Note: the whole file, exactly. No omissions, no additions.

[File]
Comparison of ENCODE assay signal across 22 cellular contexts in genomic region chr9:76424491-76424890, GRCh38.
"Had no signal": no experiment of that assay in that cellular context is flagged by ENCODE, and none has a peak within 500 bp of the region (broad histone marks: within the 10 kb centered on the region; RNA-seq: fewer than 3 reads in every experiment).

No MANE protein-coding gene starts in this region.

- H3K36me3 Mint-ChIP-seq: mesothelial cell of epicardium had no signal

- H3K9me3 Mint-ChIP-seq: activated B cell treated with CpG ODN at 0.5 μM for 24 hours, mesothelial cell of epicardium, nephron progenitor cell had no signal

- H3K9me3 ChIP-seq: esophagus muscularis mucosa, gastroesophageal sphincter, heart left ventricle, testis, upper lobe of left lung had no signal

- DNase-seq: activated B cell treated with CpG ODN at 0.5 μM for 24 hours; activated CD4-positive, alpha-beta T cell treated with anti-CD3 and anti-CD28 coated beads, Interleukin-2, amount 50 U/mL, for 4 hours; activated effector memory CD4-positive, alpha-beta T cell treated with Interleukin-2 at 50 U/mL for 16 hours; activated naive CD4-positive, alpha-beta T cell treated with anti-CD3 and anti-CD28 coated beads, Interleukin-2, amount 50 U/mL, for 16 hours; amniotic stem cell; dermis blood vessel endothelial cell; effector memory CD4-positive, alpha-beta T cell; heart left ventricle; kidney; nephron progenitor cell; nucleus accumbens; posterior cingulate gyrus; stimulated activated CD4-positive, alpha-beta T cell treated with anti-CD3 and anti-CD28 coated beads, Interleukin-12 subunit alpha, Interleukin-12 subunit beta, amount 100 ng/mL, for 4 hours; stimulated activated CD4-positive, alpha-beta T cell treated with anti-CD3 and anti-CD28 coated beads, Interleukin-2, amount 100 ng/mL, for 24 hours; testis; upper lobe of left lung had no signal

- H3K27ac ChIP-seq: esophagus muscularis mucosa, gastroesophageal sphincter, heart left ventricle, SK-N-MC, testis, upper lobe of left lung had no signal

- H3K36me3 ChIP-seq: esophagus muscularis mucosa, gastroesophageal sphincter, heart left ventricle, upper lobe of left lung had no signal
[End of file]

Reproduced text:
Comparison of ENCODE assay signal across 22 cellular contexts in genomic region chr9:76424491-76424890, GRCh38.
"Had no signal": no experiment of that assay in that cellular context is flagged by ENCODE, and none has a peak within 500 bp of the region (broad histone marks: within the 10 kb centered on the region; RNA-seq: fewer than 3 reads in every experiment).

No MANE protein-coding gene starts in this region.

- H3K36me3 Mint-ChIP-seq: mesothelial cell of epicardium had no signal

- H3K9me3 Mint-ChIP-seq: activated B cell treated with CpG ODN at 0.5 μM for 24 hours, mesothelial cell of epicardium, nephron progenitor cell had no signal

- H3K9me3 ChIP-seq: esophagus muscularis mucosa, gastroesophageal sphincter, heart left ventricle, testis, upper lobe of left lung had no signal

- DNase-seq: activated B cell treated with CpG ODN at 0.5 μM for 24 hours; activated CD4-positive, alpha-beta T cell treated with anti-CD3 and anti-CD28 coated beads, Interleukin-2, amount 50 U/mL, for 4 hours; activated effector memory CD4-positive, alpha-beta T cell treated with Interleukin-2 at 50 U/mL for 16 hours; activated naive CD4-positive, alpha-beta T cell treated with anti-CD3 and anti-CD28 coated beads, Interleukin-2, amount 50 U/mL, for 16 hours; amniotic stem cell; dermis blood vessel endothelial cell; effector memory CD4-positive, alpha-beta T cell; heart left ventricle; kidney; nephron progenitor cell; nucleus accumbens; posterior cingulate gyrus; stimulated activated CD4-positive, alpha-beta T cell treated with anti-CD3 and anti-CD28 coated beads, Interleukin-12 subunit alpha, Interleukin-12 subunit beta, amount 100 ng/mL, for 4 hours; stimulated activated CD4-positive, alpha-beta T cell treated with anti-CD3 and anti-CD28 coated beads, Interleukin-2, amount 100 ng/mL, for 24 hours; testis; upper lobe of left lung had no signal

- H3K27ac ChIP-seq: esophagus muscularis mucosa, gastroesophageal sphincter, heart left ventricle, SK-N-MC, testis, upper lobe of left lung had no signal

- H3K36me3 ChIP-seq: esophagus muscularis mucosa, gastroesophageal sphincter, heart left ventricle, upper lobe of left lung had no signal